What Do Transportation Inspectors Do?
Transportation inspectors work hard to keep the country’s roadways and railroad systems safe and the supply of goods moving. They are responsible for inspecting cargo and equipment to ensure safety for both people and goods. Transportation inspectors work with rail transportation, vehicles, and freight. With the amount of goods shipped all around the country, you can imagine there is a high demand for people in this field. Transportation inspector positions are experiencing a growth rate of 11% annually, which averages to over 1,170 job openings every year.
Transportation Inspectors Skills and Duties
Inspectors may be privately employed but the majority of positions are with state or federal government agencies. You would need to be familiar with laws and codes that regulate shipping and transportation. You should have a thorough understanding of mechanical skills, tools, and machinery in order to inspect transportation equipment. You can expect to work with rail and truck operators, so customer services knowledge will be helpful. At the core of this line of work is public safety, so you need to be well-versed in public policy and safety standards. Inspecting transportation and cargo will require physical work and some heavy lifting at times.Other duties for this job include:
- Critical thinking.
- Mathematical aptitude.
- Operation monitoring.
- Quality control analysis.
- Oral and written communication skills.
- Deductive and inductive reasoning ability.
- Problem sensitivity and troubleshooting.
Transportation Inspectors Duties
Working as a transportation inspector involves intensive record keeping and report submissions. You will need to inspect cargo shipments to ensure they are in place and properly contained. An inspector may work with crews to evaluate loading procedures and advise workers of any violations and ways to correct them. You will write and issue certificates of compliance for passing inspections, or notices of nonconformity to government regulations. Inspectors will review both cargo and equipment to observe any defects or irregularities. They may also measure containers or load dimensions for appropriate shipping procedures. Inspectors will determine the function and safety of transportation vehicles through a battery of tests. They review commercial logs and shipping papers for compliance with regulations. Inspectors may be involved in violation or accident investigations as needed.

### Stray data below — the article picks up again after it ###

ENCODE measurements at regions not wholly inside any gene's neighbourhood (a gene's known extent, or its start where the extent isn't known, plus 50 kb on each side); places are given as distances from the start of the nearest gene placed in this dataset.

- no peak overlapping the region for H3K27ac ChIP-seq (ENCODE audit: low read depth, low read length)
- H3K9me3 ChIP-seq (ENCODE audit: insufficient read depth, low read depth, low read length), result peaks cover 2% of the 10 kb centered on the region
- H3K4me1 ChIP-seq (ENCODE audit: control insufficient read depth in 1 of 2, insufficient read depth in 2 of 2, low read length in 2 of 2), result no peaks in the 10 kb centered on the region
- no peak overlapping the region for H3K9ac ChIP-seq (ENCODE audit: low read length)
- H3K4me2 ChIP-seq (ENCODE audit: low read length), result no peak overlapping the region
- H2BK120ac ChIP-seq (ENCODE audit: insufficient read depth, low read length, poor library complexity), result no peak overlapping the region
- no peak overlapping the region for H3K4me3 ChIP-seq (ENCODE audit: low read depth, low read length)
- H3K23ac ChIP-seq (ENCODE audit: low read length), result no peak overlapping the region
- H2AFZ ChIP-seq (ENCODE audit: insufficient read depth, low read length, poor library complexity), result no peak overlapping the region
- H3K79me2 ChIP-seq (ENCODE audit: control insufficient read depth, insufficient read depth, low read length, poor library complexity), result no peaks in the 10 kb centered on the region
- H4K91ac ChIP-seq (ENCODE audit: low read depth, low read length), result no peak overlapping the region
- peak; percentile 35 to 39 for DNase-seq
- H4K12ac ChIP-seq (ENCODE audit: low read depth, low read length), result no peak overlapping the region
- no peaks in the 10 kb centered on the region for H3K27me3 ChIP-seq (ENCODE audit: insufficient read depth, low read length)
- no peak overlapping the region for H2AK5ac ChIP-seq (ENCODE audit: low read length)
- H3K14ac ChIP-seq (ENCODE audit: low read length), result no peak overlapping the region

Transportation Inspectors Tools and Technology
A variety of tools are used to inspect freight and transportation vehicles. If you are in this line of work, you can expect to use calipers, depth indicators, scanners, exhaust emission analyzing equipment, and speed sensors to determine compliance with government regulations. You will also need to be familiar with computers and software. Office suite, internet browser, electronic mail, database, and document management software are necessary for the recording, accounting, analyzing, and reporting of data and other information.
Education and Training for Transportation Inspectors
A transportation inspector position requires a high school diploma or its equivalent. You won’t need any specific additional coursework but may take classes at a local community college or vocational school that may provide you with an understanding of mechanics that is needed for this type of work. The majority of training is on-the-job, and requires a moderate amount of time to become proficient.
Transportation Inspectors Salary
Working as a transportation inspector can provide a good salary. The median wage for this position is $69,200. The lowest 10% makes $32,800, while the top 10% can earn over $114,000. Your salary will depend on your geographic area as well as your level of experience and performance record.
Transportation Inspectors Jobs by Geography
This career is needed all over the country because of the amount of goods shipped almost every day. New York, Texas, and California have the largest number of job openings for transportation inspectors.The states with the highest median salary are District of Columbia, Maine, and Alaska.